He misses football sometimes, but the sport finds ways to hang around. It was an ongoing joke among the Notre Dame men’s hockey team that Lee should’ve grabbed a playbook during his freshman year, because the FIghting Irish were hurting for quarterbacks after starter Dayne Crist suffered a knee injury. One summer, Lee told Nelson that he was coming back home to Edina. “I’ll meet you, we’ll talk some football,” Nelson said. “A little HOT SHALLOW DIG SHOOT sounds good to me,” Lee texted back. As a native Minnesotan, he is obviously rooting for the Vikings throughout their present miracle run.

Rallis still thinks about their “magical” season together too. Last week, the wrestler was driving with Levi Cooper, who performs under the name Tucker Knight, en route to another show on their circuit. Somehow, the conversation landed on high school football. Out spilled the decade-old memories—how Rallis had called Lee that summer, hoping to recruit him to Edina before the latter eventually transferred; how Lee not only dropped one reverse pass from Rallis but batted the ball into the air so it got picked off; how he hurled that perfect pass to help beat Wayzata for the conference title, preserving Edina's undefeated year.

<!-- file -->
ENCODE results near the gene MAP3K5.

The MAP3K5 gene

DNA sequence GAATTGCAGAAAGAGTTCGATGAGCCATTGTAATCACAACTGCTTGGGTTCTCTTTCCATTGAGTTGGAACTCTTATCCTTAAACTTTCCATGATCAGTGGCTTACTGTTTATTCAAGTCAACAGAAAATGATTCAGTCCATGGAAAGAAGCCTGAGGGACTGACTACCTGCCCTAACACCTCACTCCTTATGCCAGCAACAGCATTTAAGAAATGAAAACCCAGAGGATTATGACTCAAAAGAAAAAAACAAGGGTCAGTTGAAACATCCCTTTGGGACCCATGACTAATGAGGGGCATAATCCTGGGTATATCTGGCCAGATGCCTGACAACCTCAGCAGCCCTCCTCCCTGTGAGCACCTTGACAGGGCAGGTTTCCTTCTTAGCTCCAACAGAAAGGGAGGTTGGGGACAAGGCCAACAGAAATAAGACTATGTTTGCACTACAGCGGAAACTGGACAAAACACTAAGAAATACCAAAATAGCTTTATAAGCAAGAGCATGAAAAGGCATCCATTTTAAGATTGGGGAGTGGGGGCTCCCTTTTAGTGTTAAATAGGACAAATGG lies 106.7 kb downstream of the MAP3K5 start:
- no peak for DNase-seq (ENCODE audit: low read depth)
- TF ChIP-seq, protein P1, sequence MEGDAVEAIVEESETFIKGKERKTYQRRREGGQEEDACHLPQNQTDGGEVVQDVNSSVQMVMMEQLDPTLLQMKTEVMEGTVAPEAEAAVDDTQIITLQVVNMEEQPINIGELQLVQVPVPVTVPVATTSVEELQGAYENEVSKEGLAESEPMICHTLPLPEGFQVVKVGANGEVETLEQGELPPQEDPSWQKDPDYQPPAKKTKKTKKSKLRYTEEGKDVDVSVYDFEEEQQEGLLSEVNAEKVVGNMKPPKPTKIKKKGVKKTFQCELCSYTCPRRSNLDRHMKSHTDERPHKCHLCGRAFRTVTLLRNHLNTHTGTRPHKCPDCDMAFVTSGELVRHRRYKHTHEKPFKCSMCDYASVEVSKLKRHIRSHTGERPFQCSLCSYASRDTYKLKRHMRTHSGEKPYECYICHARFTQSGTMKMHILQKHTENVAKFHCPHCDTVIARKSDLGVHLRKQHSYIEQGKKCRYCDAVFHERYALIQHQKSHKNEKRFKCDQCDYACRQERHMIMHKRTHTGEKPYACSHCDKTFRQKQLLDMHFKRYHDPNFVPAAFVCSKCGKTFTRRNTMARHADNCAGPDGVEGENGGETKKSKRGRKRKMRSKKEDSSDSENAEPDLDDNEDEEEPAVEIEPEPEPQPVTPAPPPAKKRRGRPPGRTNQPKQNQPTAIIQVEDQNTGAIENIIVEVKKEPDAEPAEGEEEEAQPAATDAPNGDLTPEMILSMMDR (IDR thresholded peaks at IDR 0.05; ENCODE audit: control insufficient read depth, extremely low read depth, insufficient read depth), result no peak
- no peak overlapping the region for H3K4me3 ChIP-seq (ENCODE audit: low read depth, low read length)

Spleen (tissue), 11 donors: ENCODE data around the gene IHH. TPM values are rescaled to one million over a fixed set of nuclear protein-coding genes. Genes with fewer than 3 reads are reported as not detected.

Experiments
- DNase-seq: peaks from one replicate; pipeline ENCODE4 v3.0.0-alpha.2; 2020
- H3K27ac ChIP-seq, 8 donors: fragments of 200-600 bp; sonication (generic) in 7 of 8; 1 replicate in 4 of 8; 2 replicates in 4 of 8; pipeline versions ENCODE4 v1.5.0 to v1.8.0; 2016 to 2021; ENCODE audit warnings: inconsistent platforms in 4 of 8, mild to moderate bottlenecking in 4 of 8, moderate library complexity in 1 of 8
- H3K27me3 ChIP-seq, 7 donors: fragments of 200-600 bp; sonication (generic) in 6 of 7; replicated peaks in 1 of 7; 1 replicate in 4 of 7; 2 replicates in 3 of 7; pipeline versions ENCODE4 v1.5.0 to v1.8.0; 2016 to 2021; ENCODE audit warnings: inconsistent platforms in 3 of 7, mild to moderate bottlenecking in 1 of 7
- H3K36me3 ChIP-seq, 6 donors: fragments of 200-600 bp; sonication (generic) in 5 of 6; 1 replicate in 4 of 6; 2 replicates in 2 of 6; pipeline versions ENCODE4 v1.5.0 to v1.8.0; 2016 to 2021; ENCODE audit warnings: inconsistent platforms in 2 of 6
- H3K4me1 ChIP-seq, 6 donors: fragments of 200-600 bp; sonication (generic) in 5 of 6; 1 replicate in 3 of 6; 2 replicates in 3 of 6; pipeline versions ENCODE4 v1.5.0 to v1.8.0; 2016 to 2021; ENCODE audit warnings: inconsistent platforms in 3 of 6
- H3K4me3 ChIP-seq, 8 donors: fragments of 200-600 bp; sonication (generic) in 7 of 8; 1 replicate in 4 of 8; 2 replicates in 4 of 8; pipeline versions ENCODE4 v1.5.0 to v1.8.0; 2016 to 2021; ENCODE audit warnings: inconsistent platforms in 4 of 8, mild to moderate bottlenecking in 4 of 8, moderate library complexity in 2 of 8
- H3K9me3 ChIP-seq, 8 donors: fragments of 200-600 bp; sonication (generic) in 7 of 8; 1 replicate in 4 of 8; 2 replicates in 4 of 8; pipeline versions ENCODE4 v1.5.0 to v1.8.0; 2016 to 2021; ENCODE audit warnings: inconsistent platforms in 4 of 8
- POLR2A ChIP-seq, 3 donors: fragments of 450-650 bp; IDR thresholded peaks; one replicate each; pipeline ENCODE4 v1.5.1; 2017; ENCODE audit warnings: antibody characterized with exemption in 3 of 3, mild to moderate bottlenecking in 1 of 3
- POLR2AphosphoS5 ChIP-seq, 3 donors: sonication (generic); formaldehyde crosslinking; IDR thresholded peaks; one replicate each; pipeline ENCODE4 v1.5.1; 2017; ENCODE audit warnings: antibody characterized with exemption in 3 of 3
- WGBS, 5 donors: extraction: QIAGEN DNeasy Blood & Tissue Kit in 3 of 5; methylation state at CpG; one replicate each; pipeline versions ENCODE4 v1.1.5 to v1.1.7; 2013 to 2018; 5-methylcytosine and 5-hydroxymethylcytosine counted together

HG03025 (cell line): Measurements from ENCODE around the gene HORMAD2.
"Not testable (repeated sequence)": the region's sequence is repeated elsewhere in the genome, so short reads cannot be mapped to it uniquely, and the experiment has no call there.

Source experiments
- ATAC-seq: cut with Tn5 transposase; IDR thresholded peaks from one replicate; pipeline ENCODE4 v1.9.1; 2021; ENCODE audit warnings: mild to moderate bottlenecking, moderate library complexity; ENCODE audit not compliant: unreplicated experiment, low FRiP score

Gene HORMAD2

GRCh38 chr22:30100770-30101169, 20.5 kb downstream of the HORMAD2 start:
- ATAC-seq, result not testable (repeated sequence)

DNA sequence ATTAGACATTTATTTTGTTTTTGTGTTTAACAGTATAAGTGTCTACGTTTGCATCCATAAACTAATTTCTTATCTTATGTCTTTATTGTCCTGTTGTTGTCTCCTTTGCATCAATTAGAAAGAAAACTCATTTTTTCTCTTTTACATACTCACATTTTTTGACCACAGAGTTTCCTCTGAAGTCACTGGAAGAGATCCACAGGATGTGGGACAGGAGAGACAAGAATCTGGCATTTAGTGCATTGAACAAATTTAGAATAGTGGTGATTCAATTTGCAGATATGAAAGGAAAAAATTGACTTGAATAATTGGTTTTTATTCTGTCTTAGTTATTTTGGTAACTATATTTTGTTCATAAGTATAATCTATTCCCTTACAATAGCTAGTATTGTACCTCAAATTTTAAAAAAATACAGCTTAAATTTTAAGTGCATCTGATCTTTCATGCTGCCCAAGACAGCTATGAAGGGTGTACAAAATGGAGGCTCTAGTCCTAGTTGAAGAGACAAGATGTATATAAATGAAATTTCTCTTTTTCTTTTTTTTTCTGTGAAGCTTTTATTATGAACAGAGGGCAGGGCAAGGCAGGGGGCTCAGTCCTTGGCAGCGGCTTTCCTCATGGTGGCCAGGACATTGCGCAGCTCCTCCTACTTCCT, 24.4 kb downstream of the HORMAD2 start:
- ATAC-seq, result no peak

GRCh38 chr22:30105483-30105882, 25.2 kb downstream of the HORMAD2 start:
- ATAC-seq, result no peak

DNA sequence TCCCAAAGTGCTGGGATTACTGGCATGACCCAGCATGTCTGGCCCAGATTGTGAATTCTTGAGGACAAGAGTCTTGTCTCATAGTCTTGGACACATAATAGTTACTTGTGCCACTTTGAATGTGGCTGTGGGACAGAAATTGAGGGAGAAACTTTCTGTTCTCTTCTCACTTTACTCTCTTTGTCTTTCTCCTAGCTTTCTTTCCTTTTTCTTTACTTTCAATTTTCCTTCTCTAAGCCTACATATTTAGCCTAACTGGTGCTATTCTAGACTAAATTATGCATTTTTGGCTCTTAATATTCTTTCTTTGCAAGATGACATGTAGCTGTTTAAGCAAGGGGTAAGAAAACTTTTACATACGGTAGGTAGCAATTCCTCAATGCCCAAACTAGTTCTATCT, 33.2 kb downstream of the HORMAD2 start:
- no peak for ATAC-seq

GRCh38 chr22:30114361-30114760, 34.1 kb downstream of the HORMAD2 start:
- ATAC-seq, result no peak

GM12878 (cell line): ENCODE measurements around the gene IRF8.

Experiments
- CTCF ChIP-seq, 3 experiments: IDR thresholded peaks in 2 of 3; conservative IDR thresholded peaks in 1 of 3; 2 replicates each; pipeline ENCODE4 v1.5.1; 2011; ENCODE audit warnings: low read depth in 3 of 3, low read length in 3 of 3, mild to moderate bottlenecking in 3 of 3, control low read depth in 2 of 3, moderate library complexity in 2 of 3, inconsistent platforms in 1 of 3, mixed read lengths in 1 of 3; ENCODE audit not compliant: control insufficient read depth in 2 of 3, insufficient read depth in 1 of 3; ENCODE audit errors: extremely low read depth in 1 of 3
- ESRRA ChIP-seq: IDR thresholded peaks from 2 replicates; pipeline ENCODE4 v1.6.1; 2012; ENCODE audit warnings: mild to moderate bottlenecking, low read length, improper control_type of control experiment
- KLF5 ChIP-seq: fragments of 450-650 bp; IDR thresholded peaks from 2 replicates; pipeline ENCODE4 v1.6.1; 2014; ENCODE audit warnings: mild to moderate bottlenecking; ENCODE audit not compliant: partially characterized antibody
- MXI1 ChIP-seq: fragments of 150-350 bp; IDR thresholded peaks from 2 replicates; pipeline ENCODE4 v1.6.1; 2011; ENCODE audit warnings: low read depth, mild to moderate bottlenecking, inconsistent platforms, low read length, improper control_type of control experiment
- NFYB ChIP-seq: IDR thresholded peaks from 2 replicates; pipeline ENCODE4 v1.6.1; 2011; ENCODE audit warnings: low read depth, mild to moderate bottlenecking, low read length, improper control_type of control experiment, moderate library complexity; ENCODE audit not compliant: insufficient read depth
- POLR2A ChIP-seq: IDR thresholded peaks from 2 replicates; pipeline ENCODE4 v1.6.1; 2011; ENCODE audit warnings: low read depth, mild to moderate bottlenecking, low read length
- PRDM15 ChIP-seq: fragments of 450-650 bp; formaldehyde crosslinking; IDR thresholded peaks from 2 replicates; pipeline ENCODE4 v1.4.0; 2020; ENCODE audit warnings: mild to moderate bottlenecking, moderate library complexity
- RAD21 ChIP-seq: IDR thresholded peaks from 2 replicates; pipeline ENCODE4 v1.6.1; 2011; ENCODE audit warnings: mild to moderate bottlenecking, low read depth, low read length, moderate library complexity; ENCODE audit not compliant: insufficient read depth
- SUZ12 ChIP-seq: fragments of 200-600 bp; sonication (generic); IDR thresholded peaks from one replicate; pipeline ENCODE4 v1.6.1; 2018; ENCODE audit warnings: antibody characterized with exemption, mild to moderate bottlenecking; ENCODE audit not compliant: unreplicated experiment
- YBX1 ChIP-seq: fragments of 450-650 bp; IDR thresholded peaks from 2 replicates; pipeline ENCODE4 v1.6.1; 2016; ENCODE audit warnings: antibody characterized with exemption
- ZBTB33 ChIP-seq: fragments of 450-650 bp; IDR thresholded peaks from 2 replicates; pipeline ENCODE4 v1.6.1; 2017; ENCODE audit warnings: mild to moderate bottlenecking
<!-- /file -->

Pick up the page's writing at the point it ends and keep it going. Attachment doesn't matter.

“That’s my quarterback,” Rallis says. “He’ll always be my quarterback.”